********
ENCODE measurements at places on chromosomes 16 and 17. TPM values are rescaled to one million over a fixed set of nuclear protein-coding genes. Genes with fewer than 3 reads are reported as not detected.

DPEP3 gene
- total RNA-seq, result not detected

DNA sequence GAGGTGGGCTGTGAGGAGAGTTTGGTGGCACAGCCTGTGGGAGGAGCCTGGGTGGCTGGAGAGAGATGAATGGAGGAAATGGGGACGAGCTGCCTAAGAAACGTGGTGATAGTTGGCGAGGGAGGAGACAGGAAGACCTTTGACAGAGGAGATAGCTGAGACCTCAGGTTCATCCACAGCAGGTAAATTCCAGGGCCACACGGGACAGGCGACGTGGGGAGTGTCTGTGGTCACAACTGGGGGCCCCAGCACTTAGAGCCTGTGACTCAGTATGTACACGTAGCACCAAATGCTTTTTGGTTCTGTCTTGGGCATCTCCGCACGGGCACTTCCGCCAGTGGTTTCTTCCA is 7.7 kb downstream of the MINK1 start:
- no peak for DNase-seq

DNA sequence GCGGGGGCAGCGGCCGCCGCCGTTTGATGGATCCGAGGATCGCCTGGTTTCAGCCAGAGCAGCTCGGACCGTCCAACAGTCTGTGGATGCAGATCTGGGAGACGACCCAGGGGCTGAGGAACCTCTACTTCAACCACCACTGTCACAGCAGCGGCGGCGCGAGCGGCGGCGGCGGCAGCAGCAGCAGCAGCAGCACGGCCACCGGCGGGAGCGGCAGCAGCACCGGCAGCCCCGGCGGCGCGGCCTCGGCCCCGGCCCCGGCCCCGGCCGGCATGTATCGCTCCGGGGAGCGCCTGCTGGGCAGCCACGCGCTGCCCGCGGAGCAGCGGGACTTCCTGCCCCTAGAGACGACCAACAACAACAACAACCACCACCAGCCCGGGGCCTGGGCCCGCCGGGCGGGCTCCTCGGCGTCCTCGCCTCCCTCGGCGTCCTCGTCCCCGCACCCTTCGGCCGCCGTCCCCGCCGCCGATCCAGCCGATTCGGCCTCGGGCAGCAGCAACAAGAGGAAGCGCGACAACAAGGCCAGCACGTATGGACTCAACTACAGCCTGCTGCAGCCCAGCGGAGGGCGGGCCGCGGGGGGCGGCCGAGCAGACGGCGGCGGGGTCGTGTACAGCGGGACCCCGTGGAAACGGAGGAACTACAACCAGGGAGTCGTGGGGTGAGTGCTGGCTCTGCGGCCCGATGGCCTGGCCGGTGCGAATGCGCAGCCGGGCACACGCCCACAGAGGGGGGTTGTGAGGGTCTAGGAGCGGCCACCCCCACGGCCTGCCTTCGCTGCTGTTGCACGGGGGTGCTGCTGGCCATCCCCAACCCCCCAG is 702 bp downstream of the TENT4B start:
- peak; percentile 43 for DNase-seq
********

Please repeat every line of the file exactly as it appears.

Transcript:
ENCODE measurements at places on chromosomes 16 and 17. TPM values are rescaled to one million over a fixed set of nuclear protein-coding genes. Genes with fewer than 3 reads are reported as not detected.

DPEP3 gene
- total RNA-seq, result not detected

DNA sequence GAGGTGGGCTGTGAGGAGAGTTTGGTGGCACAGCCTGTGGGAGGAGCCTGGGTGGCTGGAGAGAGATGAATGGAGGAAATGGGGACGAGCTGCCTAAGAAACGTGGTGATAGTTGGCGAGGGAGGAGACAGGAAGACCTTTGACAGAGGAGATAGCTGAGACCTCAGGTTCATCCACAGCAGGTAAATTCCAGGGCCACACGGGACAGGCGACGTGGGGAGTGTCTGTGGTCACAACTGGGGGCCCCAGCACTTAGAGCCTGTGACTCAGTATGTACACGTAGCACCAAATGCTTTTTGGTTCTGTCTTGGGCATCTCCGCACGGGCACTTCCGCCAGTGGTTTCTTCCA is 7.7 kb downstream of the MINK1 start:
- no peak for DNase-seq

DNA sequence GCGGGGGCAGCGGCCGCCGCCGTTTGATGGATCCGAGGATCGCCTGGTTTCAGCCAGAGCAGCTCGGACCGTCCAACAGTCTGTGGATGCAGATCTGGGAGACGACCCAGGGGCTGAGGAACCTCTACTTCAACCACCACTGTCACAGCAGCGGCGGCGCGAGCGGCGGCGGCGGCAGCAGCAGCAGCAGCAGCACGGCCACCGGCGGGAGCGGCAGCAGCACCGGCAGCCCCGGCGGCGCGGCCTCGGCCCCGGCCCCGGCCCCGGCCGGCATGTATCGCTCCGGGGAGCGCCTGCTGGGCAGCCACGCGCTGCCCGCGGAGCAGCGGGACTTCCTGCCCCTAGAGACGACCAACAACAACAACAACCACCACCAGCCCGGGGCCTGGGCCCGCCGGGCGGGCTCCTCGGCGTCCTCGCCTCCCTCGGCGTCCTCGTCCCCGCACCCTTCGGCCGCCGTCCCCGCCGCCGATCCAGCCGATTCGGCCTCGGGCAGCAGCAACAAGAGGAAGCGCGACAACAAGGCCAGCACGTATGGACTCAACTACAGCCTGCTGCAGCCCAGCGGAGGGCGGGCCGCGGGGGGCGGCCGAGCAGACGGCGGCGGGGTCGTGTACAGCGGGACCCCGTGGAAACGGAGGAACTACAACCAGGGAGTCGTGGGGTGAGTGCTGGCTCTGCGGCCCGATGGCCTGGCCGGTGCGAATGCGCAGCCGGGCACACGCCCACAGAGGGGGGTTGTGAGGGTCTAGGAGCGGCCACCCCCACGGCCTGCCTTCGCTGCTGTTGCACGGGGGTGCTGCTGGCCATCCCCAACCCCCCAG is 702 bp downstream of the TENT4B start:
- peak; percentile 43 for DNase-seq